Days 9-10. 1/19/2016 – 1/20/2016. Starting Odometer: 143806. Final Odometer: 143993. Mileage: 187. Total Mileage 1827.
I said goodbye to Las Vegas with a heavy heart. I love the city. I love its energy, its lack of inhibition, its lies and promises, how easily it breaks hearts, how quickly it raises moods and crushes souls. The adrenaline rush is like no other, and in another life, I would have ended the road trip right here in a massive blaze of glory ending in a fiery crash at the end of a drunken orgy of blackjack, hookers and whiskey.
Truth be told, I almost did that anyway. At day’s end, a wild night of blackjack at Excalibur — where I met two great guys on vacation from Australia, and a pair of girls hoping to get lucky “down under” — and an all-night bender at the card tables put me in the hole $15,000. I told myself that I’d planned on spending that much money, even while lying to the wife about how much I was going to spend, or had spent, or would spend. But it was all lies. Lies to hide the fact that when I’m gaming — be it video games, casino games, board games… there’s no other existence for me beyond the table. I lose myself utterly in them, and neglect chores, duties, job responsibilities, everything, while they’re playing.
So I had to get the hell out of Las Vegas before it ate the rest of my budget and the entirety of my decrepit soul. I headed toward the nearest desolate way station available, Death Valley National Park. How desolate? Apparently there are alien outposts this far into America’s deserts.
Death Valley is the lowest, driest, hottest place in North America. It was the bottom of an ancient sea bed, that dried out millions of years ago (due to man-made global warming, natch), but today it’s the epitome of desert. And like most deserts, it has the ability to surprise.
I was very pleasantly surprised, first, by the National Park Service’s use of solar power here. Perhaps they had some solar generators at Great Basin, and they were just buried in snow, I don’t know. But the park here had them, and most of the parks I saw from here on out had them, and that’s very cool.
Inside the visitor’s center, though, I got a less pleasant surprise.
Those are Death Valley’s famous “racing rocks.” They look like they’re racing, because of the way the wind blows behind them, pushing them across the salt flats for years, leaving a track in the dried earth behind them like they’re burning rubber. Except… they’re not there any more. Idiots come every year and steal them, and now most of them are gone.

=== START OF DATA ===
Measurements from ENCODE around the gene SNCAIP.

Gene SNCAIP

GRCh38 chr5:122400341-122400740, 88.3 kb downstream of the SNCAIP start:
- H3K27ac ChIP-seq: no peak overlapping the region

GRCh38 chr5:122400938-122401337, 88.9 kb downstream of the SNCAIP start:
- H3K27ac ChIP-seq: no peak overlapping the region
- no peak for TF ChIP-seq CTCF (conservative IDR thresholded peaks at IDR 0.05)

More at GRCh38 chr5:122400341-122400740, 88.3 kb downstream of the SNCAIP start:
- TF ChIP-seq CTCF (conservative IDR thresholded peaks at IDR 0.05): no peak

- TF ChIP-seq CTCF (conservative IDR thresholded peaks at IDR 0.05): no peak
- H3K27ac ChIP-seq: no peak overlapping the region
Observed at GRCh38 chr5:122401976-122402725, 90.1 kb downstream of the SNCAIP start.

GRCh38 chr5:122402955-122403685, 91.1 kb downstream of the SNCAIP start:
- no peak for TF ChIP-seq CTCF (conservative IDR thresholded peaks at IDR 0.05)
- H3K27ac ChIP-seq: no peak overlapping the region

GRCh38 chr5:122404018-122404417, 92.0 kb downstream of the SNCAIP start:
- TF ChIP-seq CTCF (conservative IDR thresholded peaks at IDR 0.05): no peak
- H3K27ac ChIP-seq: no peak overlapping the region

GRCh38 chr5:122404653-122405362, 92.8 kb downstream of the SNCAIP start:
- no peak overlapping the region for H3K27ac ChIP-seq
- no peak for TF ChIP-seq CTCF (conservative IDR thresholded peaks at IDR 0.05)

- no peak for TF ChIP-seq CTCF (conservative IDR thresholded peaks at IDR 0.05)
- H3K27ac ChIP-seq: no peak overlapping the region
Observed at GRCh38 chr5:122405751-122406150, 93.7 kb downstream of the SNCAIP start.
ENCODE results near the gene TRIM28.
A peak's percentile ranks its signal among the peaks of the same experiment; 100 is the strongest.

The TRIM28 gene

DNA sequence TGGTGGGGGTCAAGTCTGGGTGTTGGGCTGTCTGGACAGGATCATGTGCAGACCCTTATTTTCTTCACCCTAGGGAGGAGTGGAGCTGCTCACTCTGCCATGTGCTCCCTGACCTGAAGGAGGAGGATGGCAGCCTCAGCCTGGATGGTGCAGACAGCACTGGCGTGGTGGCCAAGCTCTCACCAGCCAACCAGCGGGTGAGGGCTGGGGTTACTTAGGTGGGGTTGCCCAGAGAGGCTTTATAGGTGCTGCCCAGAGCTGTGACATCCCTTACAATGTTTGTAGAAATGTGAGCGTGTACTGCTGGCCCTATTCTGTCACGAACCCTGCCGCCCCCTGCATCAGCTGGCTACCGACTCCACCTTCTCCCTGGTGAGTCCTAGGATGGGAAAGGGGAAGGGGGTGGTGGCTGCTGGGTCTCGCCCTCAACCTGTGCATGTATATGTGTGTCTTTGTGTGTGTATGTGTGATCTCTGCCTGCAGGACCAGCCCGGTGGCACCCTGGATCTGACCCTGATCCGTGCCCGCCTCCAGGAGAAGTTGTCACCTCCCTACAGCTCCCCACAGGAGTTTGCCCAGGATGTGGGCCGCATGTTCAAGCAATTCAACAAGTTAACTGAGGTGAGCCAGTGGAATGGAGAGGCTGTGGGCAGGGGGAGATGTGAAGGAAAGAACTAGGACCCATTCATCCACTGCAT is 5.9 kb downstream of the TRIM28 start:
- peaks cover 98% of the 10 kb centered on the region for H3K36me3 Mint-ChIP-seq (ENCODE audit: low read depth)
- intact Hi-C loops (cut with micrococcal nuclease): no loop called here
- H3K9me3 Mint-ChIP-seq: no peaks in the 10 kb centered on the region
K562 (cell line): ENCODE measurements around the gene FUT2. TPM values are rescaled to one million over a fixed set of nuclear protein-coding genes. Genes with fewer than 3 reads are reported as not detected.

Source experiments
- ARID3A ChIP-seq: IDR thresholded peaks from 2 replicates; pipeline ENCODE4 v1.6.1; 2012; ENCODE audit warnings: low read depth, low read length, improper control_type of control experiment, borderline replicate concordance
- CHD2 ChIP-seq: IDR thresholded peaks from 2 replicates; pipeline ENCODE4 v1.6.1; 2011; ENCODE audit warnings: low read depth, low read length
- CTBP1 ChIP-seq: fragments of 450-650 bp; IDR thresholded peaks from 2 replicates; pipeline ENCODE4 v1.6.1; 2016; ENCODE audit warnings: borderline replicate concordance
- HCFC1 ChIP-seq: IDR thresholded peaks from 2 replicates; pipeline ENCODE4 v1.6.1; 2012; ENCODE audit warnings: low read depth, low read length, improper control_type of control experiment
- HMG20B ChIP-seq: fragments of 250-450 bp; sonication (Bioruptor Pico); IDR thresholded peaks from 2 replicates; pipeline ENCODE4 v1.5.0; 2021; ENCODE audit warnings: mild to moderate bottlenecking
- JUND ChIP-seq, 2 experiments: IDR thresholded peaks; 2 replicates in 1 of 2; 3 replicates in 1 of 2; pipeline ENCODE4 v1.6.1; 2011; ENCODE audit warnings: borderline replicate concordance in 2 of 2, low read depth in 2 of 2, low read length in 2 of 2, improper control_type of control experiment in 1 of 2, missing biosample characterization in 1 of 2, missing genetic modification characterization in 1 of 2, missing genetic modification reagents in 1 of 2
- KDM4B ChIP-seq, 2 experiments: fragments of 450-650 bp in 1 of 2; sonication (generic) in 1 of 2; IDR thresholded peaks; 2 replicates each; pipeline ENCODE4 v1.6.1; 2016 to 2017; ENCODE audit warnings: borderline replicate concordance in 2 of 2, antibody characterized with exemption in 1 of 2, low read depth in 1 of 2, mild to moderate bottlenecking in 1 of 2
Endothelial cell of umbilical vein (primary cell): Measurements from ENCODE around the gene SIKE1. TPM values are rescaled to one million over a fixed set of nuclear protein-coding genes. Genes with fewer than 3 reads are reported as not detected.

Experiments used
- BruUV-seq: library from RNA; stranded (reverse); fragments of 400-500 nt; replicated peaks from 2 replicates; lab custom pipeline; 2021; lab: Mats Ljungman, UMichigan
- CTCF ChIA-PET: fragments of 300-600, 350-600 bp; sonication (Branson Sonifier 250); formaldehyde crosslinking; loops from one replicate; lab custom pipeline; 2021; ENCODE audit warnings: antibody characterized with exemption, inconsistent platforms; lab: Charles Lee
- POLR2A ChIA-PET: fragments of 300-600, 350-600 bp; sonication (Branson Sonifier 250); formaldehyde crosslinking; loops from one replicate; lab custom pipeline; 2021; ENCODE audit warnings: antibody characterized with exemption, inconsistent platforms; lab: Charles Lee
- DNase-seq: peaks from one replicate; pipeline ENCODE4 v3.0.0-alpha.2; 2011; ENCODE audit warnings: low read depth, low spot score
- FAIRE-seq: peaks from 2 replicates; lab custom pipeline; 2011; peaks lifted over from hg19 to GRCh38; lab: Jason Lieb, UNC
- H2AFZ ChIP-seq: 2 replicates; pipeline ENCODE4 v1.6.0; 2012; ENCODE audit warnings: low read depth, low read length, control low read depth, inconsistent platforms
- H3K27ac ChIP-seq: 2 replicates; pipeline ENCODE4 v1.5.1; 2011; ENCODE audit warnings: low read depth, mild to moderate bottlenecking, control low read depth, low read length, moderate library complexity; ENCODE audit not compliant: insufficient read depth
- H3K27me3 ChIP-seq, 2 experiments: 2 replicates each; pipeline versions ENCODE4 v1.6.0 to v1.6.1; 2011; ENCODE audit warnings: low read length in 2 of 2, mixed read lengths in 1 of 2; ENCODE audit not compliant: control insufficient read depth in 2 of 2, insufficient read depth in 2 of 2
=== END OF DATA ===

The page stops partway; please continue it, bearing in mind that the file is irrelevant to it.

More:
“We actually get a few back in the mail,” one ranger told me. “With a note that says ‘These rocks did not move at our homes. We are returning them.” The stupid idiots thought they were magic rocks, and stole them, to have them race in what? Illegal underground rock racing clubs back in Cleveland? Unbelievable.
Most surprising, though, was the natural beauty. Even in as harsh and barren as this place is, every thing that survives does so with grace and courage, and the juxtaposition of life and death balanced at the extreme edge of nature moves the soul like nothing else. I felt that if these scrubs could survive here, maybe I could survive in my own environment, too.
I had planned on spending three days in Death Valley, but on the first day there, I received dreadful news. A dire problem was arising at home, and the wife called, asking if there was any way I could cut the road trip short. I still had more than 30 days left in my itinerary, and at least 8 destinations. I’d already cut a year-long excursion across America into a 2-month circuit around the West. I had to cut the trip again?
Full of bitterness at the circumstances, I walked into the desert that night, and sat under a full moon, gazing across a barren landscape as a coyote passed by, undaunted by desert, man, or my problems. He was a coyote. He was doing what coyotes do.
And in that way, the universe provided my answer.
I’m a man. It was high time I start doing what men do. I called the wife, and told her I’d see her in 10 days.